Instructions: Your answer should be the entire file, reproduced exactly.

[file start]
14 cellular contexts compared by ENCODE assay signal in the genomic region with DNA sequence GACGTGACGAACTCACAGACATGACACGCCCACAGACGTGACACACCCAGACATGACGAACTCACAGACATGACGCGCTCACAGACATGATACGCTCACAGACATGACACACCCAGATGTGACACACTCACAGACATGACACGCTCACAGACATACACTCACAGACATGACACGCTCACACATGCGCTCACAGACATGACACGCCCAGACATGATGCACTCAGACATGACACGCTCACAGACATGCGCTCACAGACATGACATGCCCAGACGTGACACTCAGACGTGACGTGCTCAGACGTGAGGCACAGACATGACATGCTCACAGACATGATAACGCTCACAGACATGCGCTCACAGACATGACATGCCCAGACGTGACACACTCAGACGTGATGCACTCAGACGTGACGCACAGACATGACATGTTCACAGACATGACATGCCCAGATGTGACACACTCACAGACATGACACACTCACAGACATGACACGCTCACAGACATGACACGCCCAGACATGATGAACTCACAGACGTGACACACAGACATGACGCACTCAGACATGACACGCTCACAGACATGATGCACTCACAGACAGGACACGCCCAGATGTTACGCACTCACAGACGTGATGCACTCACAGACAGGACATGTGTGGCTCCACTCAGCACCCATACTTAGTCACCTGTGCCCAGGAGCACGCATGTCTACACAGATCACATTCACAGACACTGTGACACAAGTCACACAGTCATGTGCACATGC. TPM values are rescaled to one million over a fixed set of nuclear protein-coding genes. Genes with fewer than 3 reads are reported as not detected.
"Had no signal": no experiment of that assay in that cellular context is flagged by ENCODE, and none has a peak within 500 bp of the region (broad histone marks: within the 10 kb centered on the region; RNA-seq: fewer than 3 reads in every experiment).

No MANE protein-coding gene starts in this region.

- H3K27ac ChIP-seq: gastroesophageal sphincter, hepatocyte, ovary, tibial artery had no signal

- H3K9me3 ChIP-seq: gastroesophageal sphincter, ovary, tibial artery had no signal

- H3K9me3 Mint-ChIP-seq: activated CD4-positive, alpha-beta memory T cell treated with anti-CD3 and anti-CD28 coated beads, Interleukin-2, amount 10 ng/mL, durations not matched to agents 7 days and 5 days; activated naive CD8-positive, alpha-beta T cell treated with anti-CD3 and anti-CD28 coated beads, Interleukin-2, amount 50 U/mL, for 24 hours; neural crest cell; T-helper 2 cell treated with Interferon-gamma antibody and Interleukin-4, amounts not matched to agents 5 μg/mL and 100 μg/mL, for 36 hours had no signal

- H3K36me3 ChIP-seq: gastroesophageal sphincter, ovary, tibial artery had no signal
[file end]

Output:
14 cellular contexts compared by ENCODE assay signal in the genomic region with DNA sequence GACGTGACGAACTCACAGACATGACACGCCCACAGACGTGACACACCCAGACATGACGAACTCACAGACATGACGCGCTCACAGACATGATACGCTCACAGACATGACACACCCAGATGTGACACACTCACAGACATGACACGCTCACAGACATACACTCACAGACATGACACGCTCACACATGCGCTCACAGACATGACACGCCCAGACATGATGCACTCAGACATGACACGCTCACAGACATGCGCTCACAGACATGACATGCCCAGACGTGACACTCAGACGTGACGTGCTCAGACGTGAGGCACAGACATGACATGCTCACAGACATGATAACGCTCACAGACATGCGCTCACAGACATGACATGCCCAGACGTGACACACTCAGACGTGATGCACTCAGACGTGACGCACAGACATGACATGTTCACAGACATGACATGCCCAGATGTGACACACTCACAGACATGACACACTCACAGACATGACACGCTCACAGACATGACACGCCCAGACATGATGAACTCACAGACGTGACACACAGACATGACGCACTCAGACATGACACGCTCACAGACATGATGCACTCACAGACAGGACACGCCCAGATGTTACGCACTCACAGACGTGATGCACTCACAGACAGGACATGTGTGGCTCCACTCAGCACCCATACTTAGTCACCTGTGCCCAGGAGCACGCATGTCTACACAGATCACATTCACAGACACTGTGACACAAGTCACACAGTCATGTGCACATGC. TPM values are rescaled to one million over a fixed set of nuclear protein-coding genes. Genes with fewer than 3 reads are reported as not detected.
"Had no signal": no experiment of that assay in that cellular context is flagged by ENCODE, and none has a peak within 500 bp of the region (broad histone marks: within the 10 kb centered on the region; RNA-seq: fewer than 3 reads in every experiment).

No MANE protein-coding gene starts in this region.

- H3K27ac ChIP-seq: gastroesophageal sphincter, hepatocyte, ovary, tibial artery had no signal

- H3K9me3 ChIP-seq: gastroesophageal sphincter, ovary, tibial artery had no signal

- H3K9me3 Mint-ChIP-seq: activated CD4-positive, alpha-beta memory T cell treated with anti-CD3 and anti-CD28 coated beads, Interleukin-2, amount 10 ng/mL, durations not matched to agents 7 days and 5 days; activated naive CD8-positive, alpha-beta T cell treated with anti-CD3 and anti-CD28 coated beads, Interleukin-2, amount 50 U/mL, for 24 hours; neural crest cell; T-helper 2 cell treated with Interferon-gamma antibody and Interleukin-4, amounts not matched to agents 5 μg/mL and 100 μg/mL, for 36 hours had no signal

- H3K36me3 ChIP-seq: gastroesophageal sphincter, ovary, tibial artery had no signal